Homeotic gene expression is altered after ectopic expression of wg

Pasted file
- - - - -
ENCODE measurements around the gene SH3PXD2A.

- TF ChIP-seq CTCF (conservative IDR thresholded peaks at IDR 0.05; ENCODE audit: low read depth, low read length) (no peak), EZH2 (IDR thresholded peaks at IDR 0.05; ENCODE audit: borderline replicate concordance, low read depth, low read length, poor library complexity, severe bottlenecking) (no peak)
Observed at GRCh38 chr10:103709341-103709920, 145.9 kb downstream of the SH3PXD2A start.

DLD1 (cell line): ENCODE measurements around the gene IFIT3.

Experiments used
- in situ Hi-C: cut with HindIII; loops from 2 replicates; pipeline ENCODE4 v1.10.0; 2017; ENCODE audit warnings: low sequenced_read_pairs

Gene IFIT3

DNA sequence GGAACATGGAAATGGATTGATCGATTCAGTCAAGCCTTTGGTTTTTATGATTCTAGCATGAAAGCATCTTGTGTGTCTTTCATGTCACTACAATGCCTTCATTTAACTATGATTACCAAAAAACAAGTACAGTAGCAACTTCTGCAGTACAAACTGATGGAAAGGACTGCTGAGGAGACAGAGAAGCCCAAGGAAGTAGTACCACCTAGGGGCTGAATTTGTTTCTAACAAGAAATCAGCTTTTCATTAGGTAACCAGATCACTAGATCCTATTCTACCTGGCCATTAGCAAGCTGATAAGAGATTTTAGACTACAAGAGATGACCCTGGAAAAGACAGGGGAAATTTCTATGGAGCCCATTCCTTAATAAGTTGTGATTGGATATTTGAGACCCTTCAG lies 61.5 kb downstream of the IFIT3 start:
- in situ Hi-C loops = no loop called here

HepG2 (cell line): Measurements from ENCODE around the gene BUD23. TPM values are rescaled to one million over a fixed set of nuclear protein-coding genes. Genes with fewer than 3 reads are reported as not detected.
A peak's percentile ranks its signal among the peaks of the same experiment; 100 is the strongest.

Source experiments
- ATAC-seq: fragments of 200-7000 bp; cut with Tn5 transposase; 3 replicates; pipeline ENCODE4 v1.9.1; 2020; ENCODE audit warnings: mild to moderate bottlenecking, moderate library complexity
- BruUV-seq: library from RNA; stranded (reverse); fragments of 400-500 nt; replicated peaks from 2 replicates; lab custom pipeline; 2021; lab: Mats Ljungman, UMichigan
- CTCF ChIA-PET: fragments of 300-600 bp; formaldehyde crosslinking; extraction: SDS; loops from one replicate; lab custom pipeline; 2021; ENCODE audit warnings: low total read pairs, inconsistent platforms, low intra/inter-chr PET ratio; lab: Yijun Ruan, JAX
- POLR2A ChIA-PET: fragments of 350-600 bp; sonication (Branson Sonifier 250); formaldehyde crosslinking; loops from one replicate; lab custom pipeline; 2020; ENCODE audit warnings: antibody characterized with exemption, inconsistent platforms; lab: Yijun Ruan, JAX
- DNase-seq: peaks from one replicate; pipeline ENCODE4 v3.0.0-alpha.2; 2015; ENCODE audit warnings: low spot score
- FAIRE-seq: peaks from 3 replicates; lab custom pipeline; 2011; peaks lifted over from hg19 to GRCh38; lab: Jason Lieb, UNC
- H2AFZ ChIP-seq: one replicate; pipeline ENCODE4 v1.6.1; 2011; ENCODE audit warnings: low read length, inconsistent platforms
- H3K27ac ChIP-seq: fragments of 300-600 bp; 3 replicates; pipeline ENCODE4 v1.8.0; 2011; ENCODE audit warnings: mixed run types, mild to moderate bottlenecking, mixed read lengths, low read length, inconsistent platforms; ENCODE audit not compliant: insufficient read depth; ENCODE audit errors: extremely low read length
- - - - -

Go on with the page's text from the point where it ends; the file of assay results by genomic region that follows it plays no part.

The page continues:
The phenotypes of many transdeterminations correspond to that of homeotic mutations (Kauffman et al., 1978). Transdeterminations in the head resemble phenotypes of mutations of homeotic genes within the Antennapedia complex (Ant-C), including Sex combs reduced (Scr), proboscipedia (pb), Deformed (Dfd), labial (lab) and Antennapedia (Antp) (reviewed in Jürgens and Hartenstein, 1993). To determine whether changes in expression of the Ant-C homeotic proteins correlates with wg-induced transdeterminations, we have immunostained eye-antennal, leg and labial discs. For these experiments, we focus on the ptcGal4;UAS-wgts larvae raised at 15°C, since they transdetermine at high frequency. The normal pattern of expression of each of these genes is observed in discs from control larvae (Fig. 7). Antennal disc expression of lab, Scr and Dfd is normal in discs dissected from 15°C ptcGal4;UAS-wgts larvae. Ectopic Dfd protein is observed in ventral anterior cells of first legs (not shown). pb expression is severely reduced in 50% (n=44) of labial discs (Fig. 7A). In addition, pb is ectopically expressed in 80% (n=44) of presumptive maxillary palpus cells in antennal discs (Fig. 7B) and in leg discs (not shown). In approximately 10% (n=44) of 15°C ptcGal4;UAS-wgts labial discs, Scr expression is reduced, although Scr expression in antennal discs is not affected (Fig. 7B). In agreement with the location of transdetermined adult cuticle, the Ant-C alterations in the discs occur in cells located directly in or near the disc weak point.